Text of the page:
What is a Neuropsychological Assessment and what are its benefits?
Neuropsychological testing is a method of measuring and identifying cognitive impairment and level of functioning in individuals. It provides quantifiable information about important aspects of brain functioning including:
- Short-term and long-term memory
- Ability to learn new skills and to solve problems
- Attention, concentration, and distractibility
- The ability to use logic and abstract reasoning
- The ability to understand or express oneself with language
- Visual-spatial reasoning and visual-motor coordination
- Planning and organizational abilities
As an additional benefit, a neuropsychological assessment could provide important information about eligibility for:
- Enrollment in “gifted” educational programs
- Accommodation (e.g. extended time) when taking standardized tests such SAT, ACT, GRE, CMAT, etc.
- Programs such as Supplemental Security Income and Social Security Disability Insurance (SSDI).
A proper neuropsychological assessment also integrates information from other sources (schools, medical records, self-report personality and symptom severity measures, etc.)
How is the assessment performed?
I utilize a “flexible battery” approach to neuropsychological assessment. First, tests are specifically chosen to shed light on the referral question. Next, as the patient completes the testing specific areas of deficit which appear are more fully explored as are strengths which might be uncovered. This approach provides the best possible picture of an individual’s brain functioning and ability to manage important life activities (working, learning, relating well to others, etc.).
Unlike many neurophysiologists, I perform all of the testing myself. Other practitioners typically use less educated staff members to do the actual test administration. By personally administering the tests, I am able to have better insight into the reason a test score is low (inability to perform the function vs. simple inattention or loss of motivation for example) providing a richer and more useful assessment for you.
How long does a Neuropsychological Assessment take?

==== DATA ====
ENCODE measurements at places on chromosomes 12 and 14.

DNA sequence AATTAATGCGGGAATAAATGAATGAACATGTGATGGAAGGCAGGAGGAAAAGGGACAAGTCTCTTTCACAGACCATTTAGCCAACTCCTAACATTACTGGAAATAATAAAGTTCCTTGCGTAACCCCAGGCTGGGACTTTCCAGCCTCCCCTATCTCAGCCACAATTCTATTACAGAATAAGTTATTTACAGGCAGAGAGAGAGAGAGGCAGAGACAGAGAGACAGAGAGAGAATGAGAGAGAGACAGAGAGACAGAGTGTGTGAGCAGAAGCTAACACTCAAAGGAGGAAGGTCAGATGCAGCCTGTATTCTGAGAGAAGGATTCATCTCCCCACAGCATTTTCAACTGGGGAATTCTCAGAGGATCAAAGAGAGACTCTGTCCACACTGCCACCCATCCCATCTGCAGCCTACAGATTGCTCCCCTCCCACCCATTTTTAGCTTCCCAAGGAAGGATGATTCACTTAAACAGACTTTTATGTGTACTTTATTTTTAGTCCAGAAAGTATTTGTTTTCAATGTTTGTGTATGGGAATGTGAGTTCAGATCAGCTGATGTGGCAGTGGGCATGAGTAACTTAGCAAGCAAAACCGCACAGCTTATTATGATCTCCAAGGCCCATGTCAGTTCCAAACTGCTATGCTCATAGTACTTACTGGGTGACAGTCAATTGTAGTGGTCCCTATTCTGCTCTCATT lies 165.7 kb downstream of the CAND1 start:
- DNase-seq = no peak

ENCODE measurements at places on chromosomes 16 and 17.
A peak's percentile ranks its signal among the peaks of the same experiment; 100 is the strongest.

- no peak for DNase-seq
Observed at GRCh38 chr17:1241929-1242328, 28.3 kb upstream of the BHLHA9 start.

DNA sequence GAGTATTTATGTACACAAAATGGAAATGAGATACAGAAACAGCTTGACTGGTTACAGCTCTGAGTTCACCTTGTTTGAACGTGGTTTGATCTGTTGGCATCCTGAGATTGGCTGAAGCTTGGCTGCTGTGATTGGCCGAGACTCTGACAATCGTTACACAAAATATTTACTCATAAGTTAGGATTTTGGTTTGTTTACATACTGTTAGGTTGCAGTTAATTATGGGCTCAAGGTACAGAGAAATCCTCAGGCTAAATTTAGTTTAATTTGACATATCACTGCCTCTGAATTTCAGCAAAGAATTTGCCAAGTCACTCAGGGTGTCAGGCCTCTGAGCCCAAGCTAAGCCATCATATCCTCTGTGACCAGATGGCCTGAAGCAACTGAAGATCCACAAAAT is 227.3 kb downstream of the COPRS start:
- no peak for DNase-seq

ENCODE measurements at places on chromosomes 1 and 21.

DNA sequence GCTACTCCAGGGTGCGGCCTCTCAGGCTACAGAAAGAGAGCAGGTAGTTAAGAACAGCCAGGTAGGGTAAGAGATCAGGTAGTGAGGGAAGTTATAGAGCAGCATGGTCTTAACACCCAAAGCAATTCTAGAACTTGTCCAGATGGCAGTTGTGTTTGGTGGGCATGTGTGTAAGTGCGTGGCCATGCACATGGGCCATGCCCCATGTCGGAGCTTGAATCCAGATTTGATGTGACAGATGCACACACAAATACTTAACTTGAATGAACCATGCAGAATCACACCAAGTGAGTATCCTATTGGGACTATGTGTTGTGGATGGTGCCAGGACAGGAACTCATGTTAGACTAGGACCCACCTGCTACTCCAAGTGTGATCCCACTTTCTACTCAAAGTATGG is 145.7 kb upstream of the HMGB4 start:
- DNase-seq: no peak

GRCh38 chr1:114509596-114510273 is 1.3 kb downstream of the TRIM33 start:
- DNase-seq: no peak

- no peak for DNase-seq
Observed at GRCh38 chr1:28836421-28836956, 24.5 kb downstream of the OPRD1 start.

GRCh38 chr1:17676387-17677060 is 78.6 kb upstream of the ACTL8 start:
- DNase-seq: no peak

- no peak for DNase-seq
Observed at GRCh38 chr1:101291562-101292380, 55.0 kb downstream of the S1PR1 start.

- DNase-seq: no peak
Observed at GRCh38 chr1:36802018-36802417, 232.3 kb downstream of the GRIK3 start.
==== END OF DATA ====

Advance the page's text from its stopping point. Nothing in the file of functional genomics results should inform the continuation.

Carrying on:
To gather this kind of comprehensive information, a neuropsychological assessment does take a significant amount of time. Typically, the patient and/or parents (in a child or adolescent case) are seen individually and a comprehensive history is taken. A testing protocol is designed, which may take one to three testing sessions lasting between one to two hours.
Once the evaluation is completed, the parents of the child, or the patient, is seen for a “feedback” session in which all results of the testing, and all recommendations made, are discussed at length. Finally, the patient is provided with a 5 to 10 page report outlining the results of the evaluation. This document is particularly helpful to other individuals working with the patient including doctors, teachers, lawyers and other decision makers.
Is Neuropsychological testing cost-effective?
Neuropsychological testing is very cost-effective. A typical neuropsychological battery of tests can cost between $750.00 to $1,500 depending on the scope of the testing. Compare that to the typical cost of neurological imaging. Pet scans can cost between $3,000 and $6,000. An MRI can cost anywhere from $2,500 to $13,000.
Consider also the different objectives of neuropsychological testing and neurological imaging. The latter typically provides information on structural and physiological aspects of the brain. Neuropsychological testing provides an accurate picture of a patient’s ongoing cognitive functioning. This provides more useful, “real world” information.
In addition, using neuropsychological tests early in the diagnostic process can clarify the treatment planning saving money by avoiding unnecessary treatment and/or diagnostic imaging. Neuropsychological testing provides good value relative to other ways to investigate the brain.
What about insurance reimbursement?
Neuropsychological testing is considered by most insurance companies as a medical diagnostic procedure and not a mental health issue. Therefore, insurance companies tend to reimburse at about the same rate as for other medical testing.